The battery is the same size/capacity as in the 1005HA and the new 1005PE, which means less battery life from the 1201N given it has a second CPU core and 9400M/ION is known to use more power than 945GSE, not to mention a larger LCD and twice as much RAM. ASUS also has their Super Hybrid Engine software installed on the 1201N, which is supposed to optimize performance and battery life as appropriate. The overclock on AC power tops out at a measly 136MHz bus (a 2.3% overclock), and unlike the 1005HA the power saver setting doesn't underclock the bus. Also worthy of note is that the Atom 330 doesn't support SpeedStep, so the CPU runs at a constant 1.60GHz (12 x 133MHz); an automatic underclock on battery power would be particularly useful. Sadly, the utility isn't nearly as useful as on the 1005HA or Power4Gear on the UL80Vt.

Finally, it's worth noting that the 1201N comes with Windows 7 Home Premium rather than Windows 7 Starter; the 2GB RAM and ION GPU make Home Premium more useful, and we appreciate the difference in look and feel. At least Starter no longer has the silly limitations of previous Starter versions where you couldn't multitask more than three applications (whew).

The overall premise for the 1201N is pretty straightforward: take ION-based netbooks and give them twice as many CPU cores. Our experience with the HP Mini 311 left us wanting in terms of gaming performance, but the 1201N may have enough muscle to run a few more titles. Let's find out.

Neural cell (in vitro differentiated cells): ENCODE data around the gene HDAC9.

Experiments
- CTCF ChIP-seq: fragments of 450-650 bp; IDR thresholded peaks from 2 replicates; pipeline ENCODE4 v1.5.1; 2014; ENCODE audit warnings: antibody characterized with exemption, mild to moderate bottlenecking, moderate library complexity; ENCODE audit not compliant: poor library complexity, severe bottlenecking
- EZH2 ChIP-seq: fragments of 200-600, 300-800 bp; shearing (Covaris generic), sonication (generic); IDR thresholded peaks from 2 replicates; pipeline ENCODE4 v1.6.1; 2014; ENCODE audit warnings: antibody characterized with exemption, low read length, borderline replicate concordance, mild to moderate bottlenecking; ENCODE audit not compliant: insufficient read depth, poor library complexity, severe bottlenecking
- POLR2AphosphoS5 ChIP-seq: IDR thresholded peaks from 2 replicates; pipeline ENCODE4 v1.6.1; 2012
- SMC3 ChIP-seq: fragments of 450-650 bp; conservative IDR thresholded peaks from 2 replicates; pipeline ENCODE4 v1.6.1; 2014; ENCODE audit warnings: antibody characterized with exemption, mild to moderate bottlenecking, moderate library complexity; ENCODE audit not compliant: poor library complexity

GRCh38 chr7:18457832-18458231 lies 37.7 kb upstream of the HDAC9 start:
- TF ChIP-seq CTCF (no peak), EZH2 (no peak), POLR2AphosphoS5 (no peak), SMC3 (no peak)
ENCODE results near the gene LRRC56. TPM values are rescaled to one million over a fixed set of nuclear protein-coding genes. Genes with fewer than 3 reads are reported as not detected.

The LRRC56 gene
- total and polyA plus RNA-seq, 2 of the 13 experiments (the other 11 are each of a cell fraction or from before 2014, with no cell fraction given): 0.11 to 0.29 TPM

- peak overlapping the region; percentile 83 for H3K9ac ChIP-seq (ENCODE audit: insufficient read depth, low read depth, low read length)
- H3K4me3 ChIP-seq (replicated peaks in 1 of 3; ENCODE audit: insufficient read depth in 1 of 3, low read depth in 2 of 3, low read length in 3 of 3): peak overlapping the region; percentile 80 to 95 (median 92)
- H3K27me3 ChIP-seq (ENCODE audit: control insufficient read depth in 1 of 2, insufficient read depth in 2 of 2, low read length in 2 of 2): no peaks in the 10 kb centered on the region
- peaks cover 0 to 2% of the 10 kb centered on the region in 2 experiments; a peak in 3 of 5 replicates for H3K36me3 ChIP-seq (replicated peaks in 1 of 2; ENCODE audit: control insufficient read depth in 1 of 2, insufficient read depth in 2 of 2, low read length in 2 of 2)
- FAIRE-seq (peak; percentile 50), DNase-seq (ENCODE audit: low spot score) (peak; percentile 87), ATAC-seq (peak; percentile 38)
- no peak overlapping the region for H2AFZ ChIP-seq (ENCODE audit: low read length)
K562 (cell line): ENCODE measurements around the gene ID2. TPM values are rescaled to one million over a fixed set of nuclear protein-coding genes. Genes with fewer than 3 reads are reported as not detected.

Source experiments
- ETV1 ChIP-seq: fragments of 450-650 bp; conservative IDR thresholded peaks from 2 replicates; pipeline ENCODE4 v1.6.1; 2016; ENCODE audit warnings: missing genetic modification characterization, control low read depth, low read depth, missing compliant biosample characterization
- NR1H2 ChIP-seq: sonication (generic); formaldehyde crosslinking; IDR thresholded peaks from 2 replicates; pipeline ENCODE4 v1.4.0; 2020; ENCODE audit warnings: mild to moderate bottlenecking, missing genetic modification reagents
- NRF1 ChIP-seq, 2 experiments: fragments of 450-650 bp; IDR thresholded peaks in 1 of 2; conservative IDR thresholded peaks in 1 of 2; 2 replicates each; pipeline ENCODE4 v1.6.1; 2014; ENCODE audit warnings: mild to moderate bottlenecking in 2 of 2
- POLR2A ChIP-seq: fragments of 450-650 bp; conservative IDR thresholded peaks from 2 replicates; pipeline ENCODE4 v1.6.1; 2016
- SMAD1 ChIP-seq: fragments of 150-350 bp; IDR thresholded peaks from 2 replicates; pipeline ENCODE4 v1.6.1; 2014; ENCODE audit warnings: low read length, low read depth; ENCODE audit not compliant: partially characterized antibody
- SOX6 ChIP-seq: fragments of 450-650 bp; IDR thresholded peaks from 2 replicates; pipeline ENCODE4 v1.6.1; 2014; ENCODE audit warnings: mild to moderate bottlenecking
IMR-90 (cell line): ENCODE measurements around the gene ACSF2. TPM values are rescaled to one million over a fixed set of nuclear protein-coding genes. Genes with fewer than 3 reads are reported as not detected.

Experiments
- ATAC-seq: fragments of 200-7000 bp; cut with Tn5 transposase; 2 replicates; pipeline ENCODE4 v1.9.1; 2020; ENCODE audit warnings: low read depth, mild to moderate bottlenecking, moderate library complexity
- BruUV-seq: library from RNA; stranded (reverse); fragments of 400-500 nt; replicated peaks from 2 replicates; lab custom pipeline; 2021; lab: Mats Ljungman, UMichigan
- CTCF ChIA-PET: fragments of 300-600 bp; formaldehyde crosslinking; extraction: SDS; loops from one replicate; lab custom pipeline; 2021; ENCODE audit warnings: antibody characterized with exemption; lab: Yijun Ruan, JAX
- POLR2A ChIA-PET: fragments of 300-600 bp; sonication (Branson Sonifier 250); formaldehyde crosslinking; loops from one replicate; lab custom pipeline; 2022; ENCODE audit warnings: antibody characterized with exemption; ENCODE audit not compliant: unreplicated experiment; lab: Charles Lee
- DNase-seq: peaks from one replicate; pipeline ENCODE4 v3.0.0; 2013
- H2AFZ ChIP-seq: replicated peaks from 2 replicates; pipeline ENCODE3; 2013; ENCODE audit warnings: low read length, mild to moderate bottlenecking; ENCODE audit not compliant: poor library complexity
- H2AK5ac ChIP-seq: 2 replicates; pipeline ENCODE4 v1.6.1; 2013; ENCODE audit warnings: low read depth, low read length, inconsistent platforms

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  • YpoCaramel - Friday, January 22, 2010 - link

    130cd/m2 is too dim for portable use. These levels might be useful for getting accurate color in lighting controlled rooms, but most ultra-portables don't have that luxury. Even if they are kept indoors they will encounter a variety of lighting conditions, some of which will make the screen quite difficult to see at such low brightness. What's worse, the screen is reflective. Sufficient brightness can minimize reflections, but the 1210N just doesn't have the brightness. The competition can do better - even old the eeePC 1000H. Reply
  • darkryft - Monday, December 28, 2009 - link

    I personally feel the 1201N is a great evolution for the netbook, but probably represents the limit. To go any further in size any number of other features would drive the cost to where it is no longer a netbook, it's a laptop.

    There are some drawbacks, yes, and there are laptops that can be had for nearly the same money the perform better, but this is a fantastic feature set in the ultra-portable class. I'm personally phasing myself out of PC gaming and desktop computing as a whole, and I will probably invest in a full-on laptop at some point, but for documents, music, and netsurfing this will easily handle the tasks.